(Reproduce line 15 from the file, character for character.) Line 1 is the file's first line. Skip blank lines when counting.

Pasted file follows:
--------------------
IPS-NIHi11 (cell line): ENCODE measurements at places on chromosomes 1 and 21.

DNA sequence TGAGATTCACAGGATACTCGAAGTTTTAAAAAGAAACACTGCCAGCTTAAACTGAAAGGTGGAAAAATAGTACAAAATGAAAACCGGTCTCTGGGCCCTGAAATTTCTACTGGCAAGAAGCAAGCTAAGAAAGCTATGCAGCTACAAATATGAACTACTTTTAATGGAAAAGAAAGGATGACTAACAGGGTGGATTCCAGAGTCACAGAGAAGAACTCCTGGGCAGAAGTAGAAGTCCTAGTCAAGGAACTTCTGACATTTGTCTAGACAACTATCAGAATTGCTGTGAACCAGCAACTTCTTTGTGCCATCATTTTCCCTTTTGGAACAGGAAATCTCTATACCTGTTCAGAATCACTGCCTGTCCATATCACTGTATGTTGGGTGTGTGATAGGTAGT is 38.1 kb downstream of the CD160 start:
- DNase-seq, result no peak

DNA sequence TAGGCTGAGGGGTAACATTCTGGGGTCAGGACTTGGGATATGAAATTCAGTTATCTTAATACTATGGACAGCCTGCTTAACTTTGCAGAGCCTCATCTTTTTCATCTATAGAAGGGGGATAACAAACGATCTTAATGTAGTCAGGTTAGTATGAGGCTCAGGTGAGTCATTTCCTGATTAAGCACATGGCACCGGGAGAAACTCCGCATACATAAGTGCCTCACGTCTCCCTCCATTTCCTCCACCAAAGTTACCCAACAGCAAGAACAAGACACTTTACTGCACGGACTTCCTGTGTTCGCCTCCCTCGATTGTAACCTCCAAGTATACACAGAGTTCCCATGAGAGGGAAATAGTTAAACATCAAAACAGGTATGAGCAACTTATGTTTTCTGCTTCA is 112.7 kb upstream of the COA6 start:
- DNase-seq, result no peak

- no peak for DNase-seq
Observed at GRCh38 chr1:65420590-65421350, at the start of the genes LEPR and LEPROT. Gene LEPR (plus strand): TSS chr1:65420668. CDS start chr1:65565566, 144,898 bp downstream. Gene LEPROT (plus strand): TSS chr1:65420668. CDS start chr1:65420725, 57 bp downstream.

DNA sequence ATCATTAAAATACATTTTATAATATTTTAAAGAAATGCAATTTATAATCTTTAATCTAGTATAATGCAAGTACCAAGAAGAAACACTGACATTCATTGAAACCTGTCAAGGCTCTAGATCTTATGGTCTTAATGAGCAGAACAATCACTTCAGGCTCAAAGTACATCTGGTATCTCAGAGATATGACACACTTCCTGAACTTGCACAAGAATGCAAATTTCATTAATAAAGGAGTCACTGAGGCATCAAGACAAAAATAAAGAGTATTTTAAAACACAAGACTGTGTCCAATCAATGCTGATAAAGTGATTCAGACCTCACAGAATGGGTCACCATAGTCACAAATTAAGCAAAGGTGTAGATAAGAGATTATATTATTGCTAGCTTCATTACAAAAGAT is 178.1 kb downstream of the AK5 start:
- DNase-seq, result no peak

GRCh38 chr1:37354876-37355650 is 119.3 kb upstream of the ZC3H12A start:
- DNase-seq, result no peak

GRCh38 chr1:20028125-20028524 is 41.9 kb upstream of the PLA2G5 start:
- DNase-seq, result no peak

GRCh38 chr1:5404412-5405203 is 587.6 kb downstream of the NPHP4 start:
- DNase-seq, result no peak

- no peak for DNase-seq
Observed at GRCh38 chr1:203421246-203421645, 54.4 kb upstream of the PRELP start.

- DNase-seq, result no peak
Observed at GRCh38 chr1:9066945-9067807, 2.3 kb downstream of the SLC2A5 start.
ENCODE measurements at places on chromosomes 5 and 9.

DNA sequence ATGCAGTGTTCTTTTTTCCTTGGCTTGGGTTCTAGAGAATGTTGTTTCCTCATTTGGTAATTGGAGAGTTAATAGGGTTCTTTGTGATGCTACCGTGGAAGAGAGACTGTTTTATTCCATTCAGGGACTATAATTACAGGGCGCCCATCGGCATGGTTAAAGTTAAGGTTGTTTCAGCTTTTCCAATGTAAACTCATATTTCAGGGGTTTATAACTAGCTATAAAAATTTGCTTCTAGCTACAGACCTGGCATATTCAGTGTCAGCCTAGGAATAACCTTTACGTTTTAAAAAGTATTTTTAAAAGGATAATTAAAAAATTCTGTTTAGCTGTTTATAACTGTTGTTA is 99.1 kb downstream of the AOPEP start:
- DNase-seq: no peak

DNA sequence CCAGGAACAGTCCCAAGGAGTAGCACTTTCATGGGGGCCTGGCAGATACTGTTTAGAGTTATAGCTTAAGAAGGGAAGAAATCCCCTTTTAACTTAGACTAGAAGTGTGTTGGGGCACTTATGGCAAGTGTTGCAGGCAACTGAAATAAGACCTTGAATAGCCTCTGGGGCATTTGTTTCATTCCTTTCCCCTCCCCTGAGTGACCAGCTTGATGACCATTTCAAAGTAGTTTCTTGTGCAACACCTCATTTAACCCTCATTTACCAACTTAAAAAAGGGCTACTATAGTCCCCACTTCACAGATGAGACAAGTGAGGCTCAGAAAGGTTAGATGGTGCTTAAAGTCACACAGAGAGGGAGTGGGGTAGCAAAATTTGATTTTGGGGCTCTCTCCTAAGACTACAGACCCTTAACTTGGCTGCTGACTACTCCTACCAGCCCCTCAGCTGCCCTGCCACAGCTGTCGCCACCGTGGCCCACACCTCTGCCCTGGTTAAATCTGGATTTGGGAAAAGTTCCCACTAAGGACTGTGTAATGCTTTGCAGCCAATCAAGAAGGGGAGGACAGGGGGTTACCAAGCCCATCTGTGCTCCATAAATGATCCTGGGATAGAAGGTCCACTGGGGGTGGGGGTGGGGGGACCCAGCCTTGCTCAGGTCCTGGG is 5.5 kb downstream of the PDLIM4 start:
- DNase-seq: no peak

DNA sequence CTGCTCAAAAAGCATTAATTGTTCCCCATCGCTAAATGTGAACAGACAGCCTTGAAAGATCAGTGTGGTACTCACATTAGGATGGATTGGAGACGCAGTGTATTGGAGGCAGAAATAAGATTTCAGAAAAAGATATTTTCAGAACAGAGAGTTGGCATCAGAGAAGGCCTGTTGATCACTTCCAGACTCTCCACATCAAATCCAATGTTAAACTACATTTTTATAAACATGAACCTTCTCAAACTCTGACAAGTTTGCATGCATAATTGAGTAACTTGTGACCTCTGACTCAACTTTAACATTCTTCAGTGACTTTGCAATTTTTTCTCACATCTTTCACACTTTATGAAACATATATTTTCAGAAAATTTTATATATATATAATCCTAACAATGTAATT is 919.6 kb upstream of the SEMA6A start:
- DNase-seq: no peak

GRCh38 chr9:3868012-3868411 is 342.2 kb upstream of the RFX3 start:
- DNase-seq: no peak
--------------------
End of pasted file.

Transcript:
- DNase-seq, result no peak